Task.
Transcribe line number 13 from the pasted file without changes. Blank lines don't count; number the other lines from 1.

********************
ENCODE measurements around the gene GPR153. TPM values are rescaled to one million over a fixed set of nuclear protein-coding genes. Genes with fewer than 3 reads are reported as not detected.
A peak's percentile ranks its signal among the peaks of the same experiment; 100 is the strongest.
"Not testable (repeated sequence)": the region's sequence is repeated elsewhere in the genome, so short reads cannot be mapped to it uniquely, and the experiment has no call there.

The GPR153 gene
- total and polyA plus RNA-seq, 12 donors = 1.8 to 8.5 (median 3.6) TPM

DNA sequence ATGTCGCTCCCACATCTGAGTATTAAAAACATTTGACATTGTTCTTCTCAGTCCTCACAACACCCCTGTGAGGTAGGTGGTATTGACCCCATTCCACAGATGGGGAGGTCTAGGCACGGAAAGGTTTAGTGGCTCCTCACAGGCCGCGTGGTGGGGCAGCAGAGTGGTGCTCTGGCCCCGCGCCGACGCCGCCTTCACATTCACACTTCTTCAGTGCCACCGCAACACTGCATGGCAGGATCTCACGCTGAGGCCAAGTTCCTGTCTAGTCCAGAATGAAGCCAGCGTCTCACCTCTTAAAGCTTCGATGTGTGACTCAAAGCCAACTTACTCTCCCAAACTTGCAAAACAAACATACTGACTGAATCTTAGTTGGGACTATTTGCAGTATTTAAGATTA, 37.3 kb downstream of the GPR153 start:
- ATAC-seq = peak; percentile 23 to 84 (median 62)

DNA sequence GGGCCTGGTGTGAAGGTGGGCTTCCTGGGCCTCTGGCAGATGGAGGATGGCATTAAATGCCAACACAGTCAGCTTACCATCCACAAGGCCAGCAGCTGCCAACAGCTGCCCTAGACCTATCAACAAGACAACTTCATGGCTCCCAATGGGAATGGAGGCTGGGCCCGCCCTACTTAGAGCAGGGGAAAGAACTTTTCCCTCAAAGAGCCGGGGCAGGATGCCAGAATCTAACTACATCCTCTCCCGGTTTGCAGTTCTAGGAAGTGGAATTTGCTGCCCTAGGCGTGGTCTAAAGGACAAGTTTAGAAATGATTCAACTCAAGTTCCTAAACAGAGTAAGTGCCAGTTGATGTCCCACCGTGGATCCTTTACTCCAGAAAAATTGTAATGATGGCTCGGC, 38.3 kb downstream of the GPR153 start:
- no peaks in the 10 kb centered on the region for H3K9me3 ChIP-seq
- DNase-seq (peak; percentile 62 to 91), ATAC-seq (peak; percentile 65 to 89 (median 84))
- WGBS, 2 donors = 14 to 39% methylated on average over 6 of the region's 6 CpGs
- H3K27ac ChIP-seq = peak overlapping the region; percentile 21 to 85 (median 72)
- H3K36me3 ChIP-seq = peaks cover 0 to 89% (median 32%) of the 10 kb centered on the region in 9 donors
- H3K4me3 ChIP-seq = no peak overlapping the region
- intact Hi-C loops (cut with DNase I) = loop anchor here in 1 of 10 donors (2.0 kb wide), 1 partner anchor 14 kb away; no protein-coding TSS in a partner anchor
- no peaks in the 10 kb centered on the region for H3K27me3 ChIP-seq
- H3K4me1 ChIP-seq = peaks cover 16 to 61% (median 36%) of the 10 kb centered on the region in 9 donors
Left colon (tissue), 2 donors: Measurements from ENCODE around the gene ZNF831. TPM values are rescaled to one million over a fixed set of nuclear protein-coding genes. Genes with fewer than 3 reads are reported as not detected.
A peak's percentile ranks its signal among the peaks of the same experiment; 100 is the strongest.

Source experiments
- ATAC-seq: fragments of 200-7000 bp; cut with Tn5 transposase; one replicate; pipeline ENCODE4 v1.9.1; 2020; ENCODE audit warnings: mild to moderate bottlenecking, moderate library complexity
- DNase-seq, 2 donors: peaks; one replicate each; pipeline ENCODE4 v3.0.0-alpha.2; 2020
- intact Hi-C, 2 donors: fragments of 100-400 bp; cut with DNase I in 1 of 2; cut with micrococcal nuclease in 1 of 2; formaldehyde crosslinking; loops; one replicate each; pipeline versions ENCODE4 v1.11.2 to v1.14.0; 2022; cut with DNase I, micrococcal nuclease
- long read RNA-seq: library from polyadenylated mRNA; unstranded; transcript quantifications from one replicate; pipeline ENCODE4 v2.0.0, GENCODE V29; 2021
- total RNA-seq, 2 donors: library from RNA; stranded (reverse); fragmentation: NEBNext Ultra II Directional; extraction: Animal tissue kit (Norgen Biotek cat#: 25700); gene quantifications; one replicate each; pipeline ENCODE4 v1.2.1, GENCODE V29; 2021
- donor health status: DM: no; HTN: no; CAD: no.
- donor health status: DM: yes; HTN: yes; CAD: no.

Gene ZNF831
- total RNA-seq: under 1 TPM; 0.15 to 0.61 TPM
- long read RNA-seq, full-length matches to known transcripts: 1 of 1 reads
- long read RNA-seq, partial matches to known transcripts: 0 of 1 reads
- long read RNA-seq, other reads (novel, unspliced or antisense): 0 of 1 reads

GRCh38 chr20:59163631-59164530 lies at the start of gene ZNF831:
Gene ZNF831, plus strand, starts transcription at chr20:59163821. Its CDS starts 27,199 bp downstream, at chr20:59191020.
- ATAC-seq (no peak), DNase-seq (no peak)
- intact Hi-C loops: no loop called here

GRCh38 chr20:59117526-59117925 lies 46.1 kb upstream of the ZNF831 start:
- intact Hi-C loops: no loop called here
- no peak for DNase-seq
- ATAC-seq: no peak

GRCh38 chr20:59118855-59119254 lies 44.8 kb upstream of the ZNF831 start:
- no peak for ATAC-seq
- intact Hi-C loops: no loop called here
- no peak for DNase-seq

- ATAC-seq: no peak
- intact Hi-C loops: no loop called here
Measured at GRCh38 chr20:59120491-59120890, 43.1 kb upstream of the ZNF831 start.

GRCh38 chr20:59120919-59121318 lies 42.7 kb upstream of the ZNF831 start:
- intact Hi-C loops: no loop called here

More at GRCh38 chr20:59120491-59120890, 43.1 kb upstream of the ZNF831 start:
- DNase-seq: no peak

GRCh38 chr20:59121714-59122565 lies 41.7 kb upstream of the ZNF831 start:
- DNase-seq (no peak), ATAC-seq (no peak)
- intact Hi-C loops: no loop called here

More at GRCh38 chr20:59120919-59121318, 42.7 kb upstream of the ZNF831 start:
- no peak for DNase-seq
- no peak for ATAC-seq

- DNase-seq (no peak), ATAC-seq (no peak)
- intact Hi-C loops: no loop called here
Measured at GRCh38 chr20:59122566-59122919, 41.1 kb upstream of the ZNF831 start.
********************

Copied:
- H3K36me3 ChIP-seq = peaks cover 0 to 89% (median 32%) of the 10 kb centered on the region in 9 donors